As noted at the bottom of the article public TRAC/SVN is available at:

    While we did discuss using subversion for script storage at one point (for the purposes of branching and revision control), there is by no means reason to throw away the codebase and start from scratch. If we were to use subversion for script storage, we would need to improve on the ruby-svn bindings, and we ultimately decided that database storage of the scripts is fine.

    While we’re not going to do something as drastic as hack features on top of TRAC, you point on script bug reports is interesting and something we’ve talked about in the past. In fact, the debate about wiki-scripts that anyone can patch edit with revision control, branching/forking of scripts, etc has been a topic of much debate, and is something that definitely needs to be discussed at length.

  11. Jon WilliamsJanuary 10, 2007 @ 08:40 AM

    I just suggested to Michael Kaply that Operator should try to get a UserScripts style community going and then I saw this!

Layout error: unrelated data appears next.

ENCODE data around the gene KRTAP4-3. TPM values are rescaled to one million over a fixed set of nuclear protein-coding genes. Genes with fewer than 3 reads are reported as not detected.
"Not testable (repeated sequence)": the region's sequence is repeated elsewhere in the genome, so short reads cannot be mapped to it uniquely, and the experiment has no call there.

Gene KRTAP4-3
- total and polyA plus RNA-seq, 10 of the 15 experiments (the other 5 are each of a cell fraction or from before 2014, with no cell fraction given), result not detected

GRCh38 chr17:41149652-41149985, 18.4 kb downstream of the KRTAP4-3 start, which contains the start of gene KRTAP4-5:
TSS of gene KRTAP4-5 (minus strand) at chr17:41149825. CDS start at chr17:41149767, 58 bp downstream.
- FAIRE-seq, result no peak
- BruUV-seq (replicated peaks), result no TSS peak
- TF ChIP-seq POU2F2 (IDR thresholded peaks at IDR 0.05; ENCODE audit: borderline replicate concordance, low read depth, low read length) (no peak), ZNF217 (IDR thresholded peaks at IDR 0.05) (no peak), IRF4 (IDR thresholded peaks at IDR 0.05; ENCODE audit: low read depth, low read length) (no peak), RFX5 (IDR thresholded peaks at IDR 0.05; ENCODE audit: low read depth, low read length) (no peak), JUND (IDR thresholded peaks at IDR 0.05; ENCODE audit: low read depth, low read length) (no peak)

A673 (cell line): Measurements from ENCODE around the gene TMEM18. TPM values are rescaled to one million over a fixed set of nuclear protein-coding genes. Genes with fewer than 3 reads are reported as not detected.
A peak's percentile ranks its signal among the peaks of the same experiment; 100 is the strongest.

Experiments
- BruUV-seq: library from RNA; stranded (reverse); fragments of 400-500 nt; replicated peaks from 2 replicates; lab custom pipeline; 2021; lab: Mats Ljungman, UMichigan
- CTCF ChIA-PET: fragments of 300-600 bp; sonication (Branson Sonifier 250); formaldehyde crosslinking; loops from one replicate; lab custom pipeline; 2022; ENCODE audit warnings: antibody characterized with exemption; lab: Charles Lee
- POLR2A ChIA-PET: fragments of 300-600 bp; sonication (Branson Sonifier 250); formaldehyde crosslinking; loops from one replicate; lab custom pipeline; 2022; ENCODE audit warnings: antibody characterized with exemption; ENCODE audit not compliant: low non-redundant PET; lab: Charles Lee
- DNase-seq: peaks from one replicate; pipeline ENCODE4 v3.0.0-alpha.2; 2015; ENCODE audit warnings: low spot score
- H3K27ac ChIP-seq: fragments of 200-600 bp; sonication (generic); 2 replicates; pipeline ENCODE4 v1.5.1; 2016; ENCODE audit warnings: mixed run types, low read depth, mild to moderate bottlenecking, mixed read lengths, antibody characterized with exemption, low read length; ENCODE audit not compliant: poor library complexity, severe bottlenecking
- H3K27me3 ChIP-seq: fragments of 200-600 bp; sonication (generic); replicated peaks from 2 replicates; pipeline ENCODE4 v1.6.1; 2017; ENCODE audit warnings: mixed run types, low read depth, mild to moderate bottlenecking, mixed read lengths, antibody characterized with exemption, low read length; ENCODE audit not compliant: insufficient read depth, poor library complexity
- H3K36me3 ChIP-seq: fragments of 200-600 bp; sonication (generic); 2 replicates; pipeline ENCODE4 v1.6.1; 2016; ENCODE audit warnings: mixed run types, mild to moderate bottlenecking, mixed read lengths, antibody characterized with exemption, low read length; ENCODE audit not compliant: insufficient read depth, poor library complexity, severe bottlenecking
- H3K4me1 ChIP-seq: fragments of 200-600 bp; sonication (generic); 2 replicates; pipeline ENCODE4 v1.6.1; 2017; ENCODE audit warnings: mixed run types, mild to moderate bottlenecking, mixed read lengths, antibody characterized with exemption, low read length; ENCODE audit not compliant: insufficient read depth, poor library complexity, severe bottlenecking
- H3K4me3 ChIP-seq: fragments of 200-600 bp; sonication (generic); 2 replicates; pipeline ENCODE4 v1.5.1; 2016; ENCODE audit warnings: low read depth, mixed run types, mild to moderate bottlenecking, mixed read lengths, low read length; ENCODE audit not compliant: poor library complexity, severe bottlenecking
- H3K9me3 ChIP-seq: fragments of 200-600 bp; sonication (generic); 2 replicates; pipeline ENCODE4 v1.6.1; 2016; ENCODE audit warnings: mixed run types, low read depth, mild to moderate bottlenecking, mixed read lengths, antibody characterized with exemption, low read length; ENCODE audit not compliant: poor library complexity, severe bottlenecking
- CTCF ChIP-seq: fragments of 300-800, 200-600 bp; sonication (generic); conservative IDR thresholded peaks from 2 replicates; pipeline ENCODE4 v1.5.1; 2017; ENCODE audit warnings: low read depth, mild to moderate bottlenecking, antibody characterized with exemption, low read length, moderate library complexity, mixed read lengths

12. Matthew FlaschenJanuary 13, 2007 @ 01:13 AM

    Cool. What license is the site under?

  13. BrittJanuary 13, 2007 @ 10:11 PM

    We are currently open to discussion about this. At this point we’re debating between MIT and GPL.

  14. LiorJanuary 15, 2007 @ 12:33 AM

    Britt and Johan, thanks for your replies. It was interesting to hear about your experience with AJAX and the lessons learned. Thanks for the “further reading” reference as well.

    And of course, congratulations on the newly developed system! Great work.